Click on a thumbnail to go to Google Books.
Five Days in London: May 1940 (1999)
by John Lukacs
References to this work on external resources.
Wikipedia in English (1)
Amazon.com Amazon.com Review (ISBN 0300084668, Paperback)In his six-volume history of World War II, Winston Churchill deemed the year 1942 as "the hinge of fate," the year in which the German and Japanese armies began to be turned back. John Lukacs suggests that the last days of May 1940 were more important still in turning the tide of war in democracy's favor, for it was in those few days that Churchill convinced his cabinet that Britain should fight on, alone, if need be, against Adolf Hitler's regime. Even as a quarter of a million British troops were being evacuated from Dunkirk, Churchill struggled to reverse the British government's policy of appeasement. In this, he faced opposition from several quarters, including prominent figures within his own Conservative Party. Writing with evident admiration for Churchill--who, he points out, was not well liked, and who had been prime minister for only two weeks when war broke out--Lukacs gives his readers a fly-on-the-wall view of the heated conferences between such well-known participants as Harold Nicholson, Lord Halifax, Neville Chamberlain, and Alexander Cadogan.
"Churchill understood something that not many people understand even now," Lukacs writes in the closing pages of his book. "The greatest threat to Western civilization was not Communism. It was National Socialism. The greatest and most dynamic power in the world was not Soviet Russia. It was the Third Reich of Germany. The greatest revolutionary of the twentieth century was not Lenin or Stalin. It was Hitler." By convincing his government that his view was correct, Churchill afforded Western civilization a slim chance at survival--no small achievement, and one well worth honoring with this fine study. --Gregory McNamee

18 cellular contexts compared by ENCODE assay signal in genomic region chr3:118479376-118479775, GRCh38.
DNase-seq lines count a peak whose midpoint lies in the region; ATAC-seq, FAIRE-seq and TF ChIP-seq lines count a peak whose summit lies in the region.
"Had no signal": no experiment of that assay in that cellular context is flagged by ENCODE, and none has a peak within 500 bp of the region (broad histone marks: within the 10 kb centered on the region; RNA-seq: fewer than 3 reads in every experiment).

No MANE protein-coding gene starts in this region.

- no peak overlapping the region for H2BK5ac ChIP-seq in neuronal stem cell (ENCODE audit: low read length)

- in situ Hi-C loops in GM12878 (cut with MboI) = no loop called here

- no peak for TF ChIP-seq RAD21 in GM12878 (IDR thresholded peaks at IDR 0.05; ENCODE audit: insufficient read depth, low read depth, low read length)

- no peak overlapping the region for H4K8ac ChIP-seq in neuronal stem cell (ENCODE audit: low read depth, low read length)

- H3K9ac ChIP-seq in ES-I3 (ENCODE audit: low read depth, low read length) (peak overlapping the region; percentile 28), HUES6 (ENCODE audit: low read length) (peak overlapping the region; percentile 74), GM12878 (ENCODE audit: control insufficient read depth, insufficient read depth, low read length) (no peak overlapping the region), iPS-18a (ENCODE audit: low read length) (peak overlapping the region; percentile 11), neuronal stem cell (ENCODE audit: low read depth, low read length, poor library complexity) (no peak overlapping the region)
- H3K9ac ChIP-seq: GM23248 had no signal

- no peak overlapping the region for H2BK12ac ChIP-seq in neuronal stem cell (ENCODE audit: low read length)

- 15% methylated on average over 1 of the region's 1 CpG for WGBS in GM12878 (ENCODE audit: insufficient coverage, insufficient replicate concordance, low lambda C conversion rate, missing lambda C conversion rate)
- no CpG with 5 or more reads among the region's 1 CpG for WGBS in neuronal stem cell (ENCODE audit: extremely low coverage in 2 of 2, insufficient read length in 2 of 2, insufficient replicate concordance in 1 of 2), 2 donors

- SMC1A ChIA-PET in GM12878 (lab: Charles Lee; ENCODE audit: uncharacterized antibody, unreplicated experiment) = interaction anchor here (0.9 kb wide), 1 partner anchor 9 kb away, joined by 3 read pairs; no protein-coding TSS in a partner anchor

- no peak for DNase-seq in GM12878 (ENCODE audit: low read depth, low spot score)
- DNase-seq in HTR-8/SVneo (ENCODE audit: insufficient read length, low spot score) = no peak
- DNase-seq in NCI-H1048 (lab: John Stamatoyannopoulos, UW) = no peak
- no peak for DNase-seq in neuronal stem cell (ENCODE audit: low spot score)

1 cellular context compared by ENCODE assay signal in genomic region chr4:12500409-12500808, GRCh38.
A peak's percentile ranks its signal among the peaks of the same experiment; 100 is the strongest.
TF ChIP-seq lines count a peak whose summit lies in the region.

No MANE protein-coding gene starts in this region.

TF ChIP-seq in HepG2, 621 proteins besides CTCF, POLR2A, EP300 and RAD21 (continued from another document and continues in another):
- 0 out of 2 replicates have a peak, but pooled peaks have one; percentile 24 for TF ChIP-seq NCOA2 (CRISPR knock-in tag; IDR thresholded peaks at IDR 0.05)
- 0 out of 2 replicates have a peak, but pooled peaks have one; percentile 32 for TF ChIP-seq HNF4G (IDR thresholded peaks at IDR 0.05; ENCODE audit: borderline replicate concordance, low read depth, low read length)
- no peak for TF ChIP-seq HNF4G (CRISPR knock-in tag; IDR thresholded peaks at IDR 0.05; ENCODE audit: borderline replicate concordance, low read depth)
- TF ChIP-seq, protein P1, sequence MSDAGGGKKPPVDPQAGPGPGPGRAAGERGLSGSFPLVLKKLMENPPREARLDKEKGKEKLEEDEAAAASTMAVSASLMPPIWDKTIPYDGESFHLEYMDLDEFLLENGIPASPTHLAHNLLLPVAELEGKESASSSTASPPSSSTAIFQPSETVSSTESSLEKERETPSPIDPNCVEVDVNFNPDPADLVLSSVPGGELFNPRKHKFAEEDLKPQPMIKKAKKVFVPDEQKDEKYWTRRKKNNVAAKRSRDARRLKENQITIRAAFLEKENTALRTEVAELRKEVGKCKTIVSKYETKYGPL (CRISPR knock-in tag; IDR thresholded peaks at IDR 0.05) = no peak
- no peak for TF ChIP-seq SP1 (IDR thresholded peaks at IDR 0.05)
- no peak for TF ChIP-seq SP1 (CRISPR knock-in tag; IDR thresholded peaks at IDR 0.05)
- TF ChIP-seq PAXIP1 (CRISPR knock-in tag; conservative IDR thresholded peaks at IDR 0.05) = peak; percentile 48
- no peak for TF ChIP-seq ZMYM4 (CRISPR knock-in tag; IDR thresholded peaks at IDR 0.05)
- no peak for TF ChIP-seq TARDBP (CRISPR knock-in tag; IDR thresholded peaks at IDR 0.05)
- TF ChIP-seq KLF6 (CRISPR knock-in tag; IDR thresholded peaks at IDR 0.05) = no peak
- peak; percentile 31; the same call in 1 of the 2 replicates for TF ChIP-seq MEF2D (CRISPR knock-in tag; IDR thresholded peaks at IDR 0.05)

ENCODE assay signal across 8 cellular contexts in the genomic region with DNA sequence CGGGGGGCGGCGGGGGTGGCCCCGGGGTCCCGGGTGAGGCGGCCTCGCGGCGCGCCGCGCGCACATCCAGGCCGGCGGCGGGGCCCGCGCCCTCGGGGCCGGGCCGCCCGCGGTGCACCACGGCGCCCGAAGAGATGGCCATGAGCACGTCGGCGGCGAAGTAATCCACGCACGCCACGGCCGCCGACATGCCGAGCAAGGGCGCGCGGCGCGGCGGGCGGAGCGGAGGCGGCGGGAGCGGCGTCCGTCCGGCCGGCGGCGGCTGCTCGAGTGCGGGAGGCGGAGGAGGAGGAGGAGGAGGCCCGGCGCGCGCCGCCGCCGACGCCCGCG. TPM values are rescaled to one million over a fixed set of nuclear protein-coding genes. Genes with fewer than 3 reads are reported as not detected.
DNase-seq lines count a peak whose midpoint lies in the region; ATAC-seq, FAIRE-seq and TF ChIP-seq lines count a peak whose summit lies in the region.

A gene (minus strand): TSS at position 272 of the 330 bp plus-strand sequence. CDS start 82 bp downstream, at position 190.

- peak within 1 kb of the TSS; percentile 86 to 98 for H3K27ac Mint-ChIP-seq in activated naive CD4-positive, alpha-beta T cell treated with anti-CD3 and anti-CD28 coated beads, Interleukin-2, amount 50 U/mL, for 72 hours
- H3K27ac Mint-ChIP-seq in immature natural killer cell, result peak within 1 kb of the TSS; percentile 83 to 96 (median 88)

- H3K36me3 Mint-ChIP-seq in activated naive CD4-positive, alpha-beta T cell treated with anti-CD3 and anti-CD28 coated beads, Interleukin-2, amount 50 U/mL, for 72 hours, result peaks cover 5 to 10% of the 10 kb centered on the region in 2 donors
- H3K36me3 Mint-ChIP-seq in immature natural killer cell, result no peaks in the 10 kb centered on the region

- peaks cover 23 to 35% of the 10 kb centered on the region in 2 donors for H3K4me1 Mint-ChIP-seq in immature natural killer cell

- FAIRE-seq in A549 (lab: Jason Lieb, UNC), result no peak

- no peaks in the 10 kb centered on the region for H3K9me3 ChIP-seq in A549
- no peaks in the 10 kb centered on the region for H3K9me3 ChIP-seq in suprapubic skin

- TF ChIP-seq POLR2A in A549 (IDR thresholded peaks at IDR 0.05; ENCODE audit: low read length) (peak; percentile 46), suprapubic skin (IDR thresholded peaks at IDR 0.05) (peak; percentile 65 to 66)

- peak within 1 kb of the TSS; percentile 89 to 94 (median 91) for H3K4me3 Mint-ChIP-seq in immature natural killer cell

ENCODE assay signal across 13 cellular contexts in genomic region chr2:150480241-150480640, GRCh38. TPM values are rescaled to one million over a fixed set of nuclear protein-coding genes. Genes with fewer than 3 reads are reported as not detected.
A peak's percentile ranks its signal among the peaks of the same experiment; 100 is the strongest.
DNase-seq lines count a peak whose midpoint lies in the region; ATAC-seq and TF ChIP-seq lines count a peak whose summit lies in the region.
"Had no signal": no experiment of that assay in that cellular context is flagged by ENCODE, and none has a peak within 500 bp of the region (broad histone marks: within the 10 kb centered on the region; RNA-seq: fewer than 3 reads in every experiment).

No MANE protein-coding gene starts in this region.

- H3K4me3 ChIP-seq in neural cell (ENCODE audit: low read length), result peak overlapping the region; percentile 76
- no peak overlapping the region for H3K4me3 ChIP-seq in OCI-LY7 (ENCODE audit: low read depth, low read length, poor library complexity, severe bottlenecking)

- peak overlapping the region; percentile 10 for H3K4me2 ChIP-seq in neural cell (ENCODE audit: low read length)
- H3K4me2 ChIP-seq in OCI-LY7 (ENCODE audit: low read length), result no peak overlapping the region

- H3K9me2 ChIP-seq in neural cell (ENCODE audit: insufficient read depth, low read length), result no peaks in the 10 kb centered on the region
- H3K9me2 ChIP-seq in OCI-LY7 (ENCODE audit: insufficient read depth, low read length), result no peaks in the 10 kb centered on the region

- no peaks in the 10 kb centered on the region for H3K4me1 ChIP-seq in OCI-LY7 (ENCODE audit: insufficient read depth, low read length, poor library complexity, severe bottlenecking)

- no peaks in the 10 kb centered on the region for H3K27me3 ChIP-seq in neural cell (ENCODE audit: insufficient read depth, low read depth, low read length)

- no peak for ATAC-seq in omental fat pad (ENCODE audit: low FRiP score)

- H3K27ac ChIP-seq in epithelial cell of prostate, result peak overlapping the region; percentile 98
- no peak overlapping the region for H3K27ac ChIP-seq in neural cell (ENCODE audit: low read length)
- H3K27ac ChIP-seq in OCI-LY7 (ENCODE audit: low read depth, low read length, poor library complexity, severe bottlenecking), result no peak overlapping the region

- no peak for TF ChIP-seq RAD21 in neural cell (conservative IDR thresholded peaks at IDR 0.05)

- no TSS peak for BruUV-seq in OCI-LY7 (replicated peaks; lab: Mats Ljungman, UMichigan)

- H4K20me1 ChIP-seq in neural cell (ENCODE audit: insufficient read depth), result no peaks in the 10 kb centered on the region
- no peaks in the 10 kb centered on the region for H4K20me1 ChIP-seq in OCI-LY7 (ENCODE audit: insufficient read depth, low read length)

(retrieved from Amazon Mon, 30 Sep 2013 13:33:24 -0400)
"The days from May 24 to May 28, 1940, altered the course of the history of this century, as the members of the British War Cabinet debated whether to negotiate with or to continue the war against Hitler. The decisive importance of these five days is the focus of John Lukacs's new book." "Lukacs takes us hour by hour into the critical unfolding of events at 10 Downing Street, where Churchill and the members of his cabinet were painfully considering their war responsibilities. Lukacs also investigates the mood of the British people, drawing on newspaper and Mass-Observation reports that show how the citizenry, though only partly informed about the dangers that faced them, nevertheless began to support Churchill's determination to stand fast."--BOOK JACKET.
Three editions of this book were published by Audible.com.
Two editions of this book were published by Yale University Press.
An edition of this book was published by Penguin Australia.
Is this you?
Become a LibraryThing Author.